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dc.contributor.authorRickard, Bradley J.
dc.contributor.authorSchmit, Todd M.
dc.contributor.authorGomez, Miguel I.
dc.contributor.authorLu, Hao
dc.date.accessioned2018-08-21T17:09:27Z
dc.date.available2018-08-21T17:09:27Z
dc.date.issued2011-08-01
dc.identifier.urihttps://hdl.handle.net/1813/57776
dc.descriptionWP 2011-16 August 2011
dc.descriptionJEL Classification Codes: M37; Q13
dc.description.abstractBrands have largely been absent for fresh produce products; however, apples are one notable exception whereby varieties partially take the place of brands. Studying the role of brands in this market is particularly interesting given the introduction of several patented or socalled managed apple varieties. We develop an experiment to examine consumer response to a suite of apple varieties; treatments employ different branding strategies using different names for a new managed variety included in the experiment. Results suggest that the name does influence consumer valuation of the new variety and existing managed varieties, but has little impact on markets for traditional apple varieties.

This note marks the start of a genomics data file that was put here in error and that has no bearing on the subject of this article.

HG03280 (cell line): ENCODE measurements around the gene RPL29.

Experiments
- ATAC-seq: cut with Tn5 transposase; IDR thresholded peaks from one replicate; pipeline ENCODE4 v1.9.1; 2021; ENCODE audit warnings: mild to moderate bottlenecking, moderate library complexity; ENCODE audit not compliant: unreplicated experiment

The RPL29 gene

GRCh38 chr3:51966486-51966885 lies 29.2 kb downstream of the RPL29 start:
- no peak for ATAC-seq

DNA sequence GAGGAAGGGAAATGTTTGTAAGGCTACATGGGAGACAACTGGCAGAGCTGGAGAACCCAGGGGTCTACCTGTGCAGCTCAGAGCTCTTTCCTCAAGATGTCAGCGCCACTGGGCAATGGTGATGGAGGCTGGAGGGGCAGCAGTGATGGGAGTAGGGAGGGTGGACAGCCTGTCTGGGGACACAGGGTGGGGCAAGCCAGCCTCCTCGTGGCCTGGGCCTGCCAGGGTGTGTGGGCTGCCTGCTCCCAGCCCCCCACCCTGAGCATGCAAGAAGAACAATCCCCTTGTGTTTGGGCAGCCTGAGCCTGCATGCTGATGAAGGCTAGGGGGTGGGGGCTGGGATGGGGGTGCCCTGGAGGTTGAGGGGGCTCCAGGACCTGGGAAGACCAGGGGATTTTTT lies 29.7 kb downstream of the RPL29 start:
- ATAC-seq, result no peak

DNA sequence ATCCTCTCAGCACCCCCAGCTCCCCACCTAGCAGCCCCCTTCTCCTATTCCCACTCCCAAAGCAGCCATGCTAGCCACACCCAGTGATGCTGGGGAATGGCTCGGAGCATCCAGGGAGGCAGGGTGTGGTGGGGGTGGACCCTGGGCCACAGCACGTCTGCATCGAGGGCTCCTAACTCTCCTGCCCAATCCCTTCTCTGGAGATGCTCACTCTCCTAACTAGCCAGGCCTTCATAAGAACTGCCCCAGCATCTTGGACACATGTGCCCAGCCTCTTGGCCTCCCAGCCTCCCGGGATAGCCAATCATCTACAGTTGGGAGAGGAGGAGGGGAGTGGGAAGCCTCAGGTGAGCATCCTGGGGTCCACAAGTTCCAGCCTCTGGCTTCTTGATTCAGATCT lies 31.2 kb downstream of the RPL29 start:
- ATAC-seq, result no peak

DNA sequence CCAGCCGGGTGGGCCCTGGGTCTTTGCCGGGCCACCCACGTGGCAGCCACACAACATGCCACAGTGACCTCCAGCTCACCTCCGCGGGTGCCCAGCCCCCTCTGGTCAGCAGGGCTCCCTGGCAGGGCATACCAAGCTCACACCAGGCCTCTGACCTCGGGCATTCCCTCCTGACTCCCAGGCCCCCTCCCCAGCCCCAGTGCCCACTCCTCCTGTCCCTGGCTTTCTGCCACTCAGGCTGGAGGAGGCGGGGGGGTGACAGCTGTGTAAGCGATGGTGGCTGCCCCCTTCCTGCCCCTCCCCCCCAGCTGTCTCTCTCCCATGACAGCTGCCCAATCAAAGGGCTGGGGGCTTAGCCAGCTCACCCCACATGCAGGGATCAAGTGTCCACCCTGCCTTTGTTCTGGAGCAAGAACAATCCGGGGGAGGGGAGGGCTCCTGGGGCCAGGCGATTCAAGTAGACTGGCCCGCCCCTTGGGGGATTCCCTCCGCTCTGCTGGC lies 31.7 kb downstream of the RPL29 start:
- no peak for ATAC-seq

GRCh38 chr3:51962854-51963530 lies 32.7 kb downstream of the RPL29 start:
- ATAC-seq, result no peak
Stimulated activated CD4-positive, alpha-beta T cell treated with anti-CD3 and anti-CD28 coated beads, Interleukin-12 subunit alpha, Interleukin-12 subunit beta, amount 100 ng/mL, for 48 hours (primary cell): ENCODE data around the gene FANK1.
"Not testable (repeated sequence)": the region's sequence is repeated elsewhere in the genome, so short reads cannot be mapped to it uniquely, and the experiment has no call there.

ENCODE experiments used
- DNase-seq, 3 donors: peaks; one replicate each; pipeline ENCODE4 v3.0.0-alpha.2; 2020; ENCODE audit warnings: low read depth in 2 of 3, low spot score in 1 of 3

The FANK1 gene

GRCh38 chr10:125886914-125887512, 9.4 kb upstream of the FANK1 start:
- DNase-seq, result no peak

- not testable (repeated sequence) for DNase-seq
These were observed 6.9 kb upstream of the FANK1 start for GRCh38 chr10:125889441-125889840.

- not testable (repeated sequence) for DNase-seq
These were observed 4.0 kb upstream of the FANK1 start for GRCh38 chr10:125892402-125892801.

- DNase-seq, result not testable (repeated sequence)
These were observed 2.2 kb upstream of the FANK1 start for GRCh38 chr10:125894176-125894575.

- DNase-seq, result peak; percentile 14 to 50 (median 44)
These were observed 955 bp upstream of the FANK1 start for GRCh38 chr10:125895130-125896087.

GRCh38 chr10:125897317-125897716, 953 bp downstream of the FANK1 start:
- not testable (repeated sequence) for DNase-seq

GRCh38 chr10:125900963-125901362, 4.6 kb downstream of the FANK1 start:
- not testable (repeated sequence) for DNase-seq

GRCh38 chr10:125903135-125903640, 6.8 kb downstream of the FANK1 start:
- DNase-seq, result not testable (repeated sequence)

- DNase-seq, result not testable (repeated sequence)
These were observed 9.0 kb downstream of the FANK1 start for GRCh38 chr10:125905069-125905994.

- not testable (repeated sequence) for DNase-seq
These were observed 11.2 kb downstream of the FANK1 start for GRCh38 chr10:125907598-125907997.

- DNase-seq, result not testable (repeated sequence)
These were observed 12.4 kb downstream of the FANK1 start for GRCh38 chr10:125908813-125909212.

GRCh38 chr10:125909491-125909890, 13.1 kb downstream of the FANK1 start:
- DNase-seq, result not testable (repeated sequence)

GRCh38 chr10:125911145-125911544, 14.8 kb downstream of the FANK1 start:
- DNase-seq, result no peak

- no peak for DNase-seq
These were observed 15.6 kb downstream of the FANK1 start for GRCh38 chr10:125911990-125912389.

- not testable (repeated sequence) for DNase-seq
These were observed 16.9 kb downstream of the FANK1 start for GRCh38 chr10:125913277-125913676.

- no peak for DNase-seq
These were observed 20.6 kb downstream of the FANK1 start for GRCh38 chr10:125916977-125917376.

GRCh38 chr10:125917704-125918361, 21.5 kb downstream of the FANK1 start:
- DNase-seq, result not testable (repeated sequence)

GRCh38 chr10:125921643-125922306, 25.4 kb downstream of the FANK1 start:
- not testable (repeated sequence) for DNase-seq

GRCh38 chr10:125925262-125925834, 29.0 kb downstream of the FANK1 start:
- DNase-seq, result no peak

dc.language.isoen_US
dc.publisherCharles H. Dyson School of Applied Economics and Management, Cornell University
dc.subjectApples
dc.subjectBrand personality
dc.subjectExperimental auctions
dc.subjectFresh produce
dc.subjectPatents
dc.subjectProduct introduction
dc.subjectWillingness to pay
dc.titleDoes the Name Matter? Developing Brands for Patented Fruit Varieties
dc.typearticle
dcterms.licensehttp://hdl.handle.net/1813/57595


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    Working Papers published by the Charles H. Dyson School of Applied Economics and Management, Cornell University

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